Date of Award
MSEd in Physical Education
Kinesiology, Sport Studies and Physical Education
Dr. Susan Petersen
Dr. Cathy Houston-Wilson
Youth sports are as popular as they have ever been and their popularity is increasing. According to The National Council on Youth Sports (NCYS) “over 44 million youth participated in organized sports in 2008, and more recent estimations suggest an estimated 45 million youth participate in organized sports” (Hodge, Kanters, Forneris, Bocarro, & Sayre, 2017, p. 35). The purpose of this synthesis was to discover two different things. The first purpose was to identify whether sports builds positive youth development and to explore how to best encourage positive youth development in a sport setting.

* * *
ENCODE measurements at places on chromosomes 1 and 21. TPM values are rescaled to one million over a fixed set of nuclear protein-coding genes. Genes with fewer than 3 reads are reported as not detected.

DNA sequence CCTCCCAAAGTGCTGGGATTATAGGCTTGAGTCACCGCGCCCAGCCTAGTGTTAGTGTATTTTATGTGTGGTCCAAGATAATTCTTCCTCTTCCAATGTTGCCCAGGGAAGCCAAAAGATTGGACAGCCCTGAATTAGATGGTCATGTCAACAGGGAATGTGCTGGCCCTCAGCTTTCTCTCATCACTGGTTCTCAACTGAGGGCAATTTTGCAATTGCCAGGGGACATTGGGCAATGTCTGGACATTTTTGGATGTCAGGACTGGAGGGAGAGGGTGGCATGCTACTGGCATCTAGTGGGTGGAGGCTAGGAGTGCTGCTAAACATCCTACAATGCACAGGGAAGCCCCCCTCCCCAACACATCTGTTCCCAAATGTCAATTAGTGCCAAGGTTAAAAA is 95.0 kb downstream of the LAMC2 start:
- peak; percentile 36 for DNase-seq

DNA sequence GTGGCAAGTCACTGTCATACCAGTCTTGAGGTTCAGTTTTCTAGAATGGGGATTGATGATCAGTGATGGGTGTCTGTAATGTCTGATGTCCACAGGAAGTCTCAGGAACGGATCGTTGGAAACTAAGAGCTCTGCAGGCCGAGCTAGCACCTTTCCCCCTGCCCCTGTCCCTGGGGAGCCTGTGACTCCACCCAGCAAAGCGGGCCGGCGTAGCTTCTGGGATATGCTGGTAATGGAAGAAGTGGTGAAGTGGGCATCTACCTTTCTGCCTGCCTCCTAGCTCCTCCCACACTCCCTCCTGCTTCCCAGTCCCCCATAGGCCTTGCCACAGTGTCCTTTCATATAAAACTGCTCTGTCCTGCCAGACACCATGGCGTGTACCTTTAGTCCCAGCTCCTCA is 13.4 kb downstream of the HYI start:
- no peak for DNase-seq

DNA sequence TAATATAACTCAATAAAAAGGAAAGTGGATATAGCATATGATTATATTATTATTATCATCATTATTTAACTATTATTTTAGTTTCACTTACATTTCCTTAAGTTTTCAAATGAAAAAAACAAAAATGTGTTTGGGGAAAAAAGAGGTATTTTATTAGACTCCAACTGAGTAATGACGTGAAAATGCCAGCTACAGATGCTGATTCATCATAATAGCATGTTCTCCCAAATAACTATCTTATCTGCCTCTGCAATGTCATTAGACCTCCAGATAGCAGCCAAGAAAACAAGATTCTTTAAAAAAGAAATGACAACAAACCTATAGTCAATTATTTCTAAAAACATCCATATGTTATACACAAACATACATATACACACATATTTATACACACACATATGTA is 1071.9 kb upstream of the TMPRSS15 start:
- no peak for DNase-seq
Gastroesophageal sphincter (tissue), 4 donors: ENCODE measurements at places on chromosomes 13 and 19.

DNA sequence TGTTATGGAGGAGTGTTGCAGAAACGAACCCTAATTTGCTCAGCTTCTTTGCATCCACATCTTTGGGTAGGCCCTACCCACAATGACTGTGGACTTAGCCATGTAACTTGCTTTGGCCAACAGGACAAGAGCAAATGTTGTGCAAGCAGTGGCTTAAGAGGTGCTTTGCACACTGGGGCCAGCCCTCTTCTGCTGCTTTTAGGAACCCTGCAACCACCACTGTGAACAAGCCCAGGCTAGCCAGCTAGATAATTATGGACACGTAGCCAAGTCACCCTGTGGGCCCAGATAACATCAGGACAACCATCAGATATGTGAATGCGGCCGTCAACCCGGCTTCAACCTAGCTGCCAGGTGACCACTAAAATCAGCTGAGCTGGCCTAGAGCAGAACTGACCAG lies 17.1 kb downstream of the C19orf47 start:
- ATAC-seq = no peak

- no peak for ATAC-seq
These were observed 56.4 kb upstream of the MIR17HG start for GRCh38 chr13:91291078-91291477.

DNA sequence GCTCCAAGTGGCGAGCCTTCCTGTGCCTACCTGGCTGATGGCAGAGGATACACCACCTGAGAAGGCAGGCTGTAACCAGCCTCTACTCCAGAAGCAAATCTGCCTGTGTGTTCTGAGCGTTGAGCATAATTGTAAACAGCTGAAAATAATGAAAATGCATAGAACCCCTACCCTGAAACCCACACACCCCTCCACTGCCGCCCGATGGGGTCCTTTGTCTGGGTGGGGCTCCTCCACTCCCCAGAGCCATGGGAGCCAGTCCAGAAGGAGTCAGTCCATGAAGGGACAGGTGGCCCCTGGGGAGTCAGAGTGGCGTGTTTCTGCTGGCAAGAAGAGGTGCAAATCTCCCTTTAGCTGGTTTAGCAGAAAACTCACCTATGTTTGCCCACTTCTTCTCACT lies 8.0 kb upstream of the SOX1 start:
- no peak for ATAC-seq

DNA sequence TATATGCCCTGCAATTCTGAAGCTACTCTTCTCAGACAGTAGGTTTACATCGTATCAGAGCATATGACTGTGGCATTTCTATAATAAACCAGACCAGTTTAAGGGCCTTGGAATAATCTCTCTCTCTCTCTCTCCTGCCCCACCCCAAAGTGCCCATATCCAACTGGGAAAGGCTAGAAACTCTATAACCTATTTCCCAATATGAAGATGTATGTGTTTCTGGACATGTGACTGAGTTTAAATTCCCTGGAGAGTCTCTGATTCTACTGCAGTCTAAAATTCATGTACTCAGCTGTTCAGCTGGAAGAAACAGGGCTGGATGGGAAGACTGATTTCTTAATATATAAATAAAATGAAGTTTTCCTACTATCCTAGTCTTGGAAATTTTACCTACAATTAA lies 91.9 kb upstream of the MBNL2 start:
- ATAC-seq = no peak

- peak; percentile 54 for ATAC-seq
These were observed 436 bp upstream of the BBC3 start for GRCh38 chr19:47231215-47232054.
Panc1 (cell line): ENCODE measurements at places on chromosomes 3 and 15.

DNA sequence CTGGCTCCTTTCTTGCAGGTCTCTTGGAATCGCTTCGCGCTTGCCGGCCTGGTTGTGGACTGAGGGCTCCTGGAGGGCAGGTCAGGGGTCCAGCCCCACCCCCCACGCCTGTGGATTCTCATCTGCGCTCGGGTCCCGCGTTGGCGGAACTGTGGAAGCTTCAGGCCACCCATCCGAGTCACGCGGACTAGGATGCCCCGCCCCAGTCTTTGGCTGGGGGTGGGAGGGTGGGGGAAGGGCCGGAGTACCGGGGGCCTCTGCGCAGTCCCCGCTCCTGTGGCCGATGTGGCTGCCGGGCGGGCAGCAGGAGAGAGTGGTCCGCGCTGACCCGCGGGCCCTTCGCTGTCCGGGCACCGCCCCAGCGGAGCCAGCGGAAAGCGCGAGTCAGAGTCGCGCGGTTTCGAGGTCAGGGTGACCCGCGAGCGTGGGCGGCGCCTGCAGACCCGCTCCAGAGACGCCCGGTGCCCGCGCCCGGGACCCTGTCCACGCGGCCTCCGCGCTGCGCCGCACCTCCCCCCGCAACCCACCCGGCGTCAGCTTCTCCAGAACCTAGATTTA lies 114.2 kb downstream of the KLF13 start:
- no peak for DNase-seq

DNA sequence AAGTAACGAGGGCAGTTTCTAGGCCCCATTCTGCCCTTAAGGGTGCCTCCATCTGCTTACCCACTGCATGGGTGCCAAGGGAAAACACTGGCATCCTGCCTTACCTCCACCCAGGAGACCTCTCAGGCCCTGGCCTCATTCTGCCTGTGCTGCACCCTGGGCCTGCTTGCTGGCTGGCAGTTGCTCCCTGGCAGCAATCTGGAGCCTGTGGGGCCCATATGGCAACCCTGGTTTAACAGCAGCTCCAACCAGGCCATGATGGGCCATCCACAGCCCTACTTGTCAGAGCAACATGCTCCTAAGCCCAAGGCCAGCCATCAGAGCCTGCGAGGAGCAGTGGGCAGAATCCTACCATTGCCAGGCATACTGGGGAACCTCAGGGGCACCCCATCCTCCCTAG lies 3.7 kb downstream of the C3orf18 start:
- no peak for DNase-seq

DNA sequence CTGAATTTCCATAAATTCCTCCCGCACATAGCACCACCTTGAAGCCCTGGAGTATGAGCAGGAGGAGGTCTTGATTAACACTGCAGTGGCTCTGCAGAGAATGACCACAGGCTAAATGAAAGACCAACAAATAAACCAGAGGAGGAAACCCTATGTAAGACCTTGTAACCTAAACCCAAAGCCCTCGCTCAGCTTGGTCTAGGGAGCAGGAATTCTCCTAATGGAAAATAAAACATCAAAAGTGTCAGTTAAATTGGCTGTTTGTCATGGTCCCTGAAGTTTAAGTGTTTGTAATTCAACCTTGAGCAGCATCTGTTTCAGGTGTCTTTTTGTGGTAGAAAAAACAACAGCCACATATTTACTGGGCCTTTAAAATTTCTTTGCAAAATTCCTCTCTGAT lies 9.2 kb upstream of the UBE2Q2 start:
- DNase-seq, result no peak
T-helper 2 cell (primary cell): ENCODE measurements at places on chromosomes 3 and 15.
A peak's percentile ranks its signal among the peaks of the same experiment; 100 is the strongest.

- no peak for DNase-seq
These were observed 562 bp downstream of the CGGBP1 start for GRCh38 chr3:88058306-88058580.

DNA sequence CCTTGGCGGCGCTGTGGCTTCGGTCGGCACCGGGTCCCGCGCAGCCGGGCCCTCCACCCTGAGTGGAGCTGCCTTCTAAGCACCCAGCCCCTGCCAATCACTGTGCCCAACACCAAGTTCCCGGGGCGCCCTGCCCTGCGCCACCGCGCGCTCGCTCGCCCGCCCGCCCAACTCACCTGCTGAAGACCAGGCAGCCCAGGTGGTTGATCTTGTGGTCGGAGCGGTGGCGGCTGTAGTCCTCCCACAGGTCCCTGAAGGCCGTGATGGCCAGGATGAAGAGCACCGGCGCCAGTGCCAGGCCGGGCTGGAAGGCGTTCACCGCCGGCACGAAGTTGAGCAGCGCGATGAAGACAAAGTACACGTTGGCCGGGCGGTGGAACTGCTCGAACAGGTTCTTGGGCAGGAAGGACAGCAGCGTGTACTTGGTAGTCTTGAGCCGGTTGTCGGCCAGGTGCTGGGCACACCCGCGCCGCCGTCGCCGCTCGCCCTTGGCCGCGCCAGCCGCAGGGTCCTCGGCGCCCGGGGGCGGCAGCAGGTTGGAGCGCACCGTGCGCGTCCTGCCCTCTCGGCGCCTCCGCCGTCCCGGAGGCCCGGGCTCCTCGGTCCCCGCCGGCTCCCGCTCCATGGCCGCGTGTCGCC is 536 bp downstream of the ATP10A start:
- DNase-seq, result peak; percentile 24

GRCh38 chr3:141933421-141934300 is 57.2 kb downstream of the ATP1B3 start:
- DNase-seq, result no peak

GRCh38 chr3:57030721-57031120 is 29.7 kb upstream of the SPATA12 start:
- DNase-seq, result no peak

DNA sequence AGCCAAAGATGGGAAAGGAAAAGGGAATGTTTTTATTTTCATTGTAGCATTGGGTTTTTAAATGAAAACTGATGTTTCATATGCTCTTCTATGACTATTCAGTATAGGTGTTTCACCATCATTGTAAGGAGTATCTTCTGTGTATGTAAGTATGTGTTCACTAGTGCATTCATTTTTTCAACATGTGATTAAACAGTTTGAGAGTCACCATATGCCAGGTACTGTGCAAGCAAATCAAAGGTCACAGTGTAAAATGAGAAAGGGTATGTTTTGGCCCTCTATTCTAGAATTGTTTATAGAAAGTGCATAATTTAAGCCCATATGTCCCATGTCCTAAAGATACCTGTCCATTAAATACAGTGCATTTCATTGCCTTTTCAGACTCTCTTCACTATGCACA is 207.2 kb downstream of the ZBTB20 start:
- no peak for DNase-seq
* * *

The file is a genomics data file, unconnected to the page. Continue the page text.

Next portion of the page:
After synthesizing the literature, results indicated that sports does indeed develop positive youth development. However, it was found that playing youth sports does not automatically develop positive youth development; an intentionally designed program has to be in place in order for positive youth development (PYD) to occur. Autonomy-supportive environments that focused on the well-being of the athlete were major influences on whether PYD occurred in a program. Future research should be done with larger sample sizes and more quantitative studies. In addition, understanding the parent perspective is critical because they have the ultimate say in whether their child continues in a program or not.
Federico, Mark, "Does Sports Build Positive Youth Development?" (2019). Kinesiology, Sport Studies, and Physical Education Synthesis Projects. 69.